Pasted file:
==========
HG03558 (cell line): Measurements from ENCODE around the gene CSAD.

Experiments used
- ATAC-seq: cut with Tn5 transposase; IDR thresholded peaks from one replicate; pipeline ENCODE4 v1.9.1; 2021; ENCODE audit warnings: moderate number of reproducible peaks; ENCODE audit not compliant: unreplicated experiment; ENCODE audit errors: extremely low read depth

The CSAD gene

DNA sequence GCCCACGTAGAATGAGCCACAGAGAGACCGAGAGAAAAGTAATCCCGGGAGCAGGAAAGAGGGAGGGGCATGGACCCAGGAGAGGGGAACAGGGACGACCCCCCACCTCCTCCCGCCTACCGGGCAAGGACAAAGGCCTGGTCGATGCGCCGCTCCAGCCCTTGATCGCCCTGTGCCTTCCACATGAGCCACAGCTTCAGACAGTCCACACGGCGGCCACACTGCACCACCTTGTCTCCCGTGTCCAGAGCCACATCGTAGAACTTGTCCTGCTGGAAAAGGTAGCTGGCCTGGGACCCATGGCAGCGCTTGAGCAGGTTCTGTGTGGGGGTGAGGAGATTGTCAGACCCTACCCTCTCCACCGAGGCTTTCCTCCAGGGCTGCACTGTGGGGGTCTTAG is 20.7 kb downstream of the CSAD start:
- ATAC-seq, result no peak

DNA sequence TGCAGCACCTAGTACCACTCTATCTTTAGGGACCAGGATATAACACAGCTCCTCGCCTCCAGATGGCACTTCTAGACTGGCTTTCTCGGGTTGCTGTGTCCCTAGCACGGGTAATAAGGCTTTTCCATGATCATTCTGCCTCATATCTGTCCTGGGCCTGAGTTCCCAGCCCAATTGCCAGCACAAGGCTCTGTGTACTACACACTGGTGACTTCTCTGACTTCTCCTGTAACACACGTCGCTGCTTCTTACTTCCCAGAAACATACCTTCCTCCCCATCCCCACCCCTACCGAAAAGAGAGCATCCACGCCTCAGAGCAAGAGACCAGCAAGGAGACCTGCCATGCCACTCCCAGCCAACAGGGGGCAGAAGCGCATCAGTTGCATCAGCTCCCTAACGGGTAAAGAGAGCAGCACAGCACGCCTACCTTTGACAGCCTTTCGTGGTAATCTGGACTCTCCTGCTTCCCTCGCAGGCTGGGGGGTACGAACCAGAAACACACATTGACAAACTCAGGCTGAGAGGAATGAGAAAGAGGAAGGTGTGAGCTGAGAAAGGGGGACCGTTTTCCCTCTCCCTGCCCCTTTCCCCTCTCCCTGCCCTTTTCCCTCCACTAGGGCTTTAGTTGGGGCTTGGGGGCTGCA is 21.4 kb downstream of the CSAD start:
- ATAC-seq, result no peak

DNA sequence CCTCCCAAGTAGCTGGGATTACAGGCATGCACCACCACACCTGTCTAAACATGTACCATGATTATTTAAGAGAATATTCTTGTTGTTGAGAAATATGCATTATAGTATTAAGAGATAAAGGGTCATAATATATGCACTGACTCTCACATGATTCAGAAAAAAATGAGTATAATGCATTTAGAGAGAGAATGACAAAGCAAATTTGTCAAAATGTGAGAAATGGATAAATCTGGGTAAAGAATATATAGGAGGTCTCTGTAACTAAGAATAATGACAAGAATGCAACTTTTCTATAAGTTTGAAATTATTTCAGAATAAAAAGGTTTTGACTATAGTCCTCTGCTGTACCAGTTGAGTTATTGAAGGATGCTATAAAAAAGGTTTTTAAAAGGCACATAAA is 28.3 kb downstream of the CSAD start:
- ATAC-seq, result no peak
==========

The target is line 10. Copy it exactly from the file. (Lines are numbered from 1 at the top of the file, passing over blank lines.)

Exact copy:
- ATAC-seq, result no peak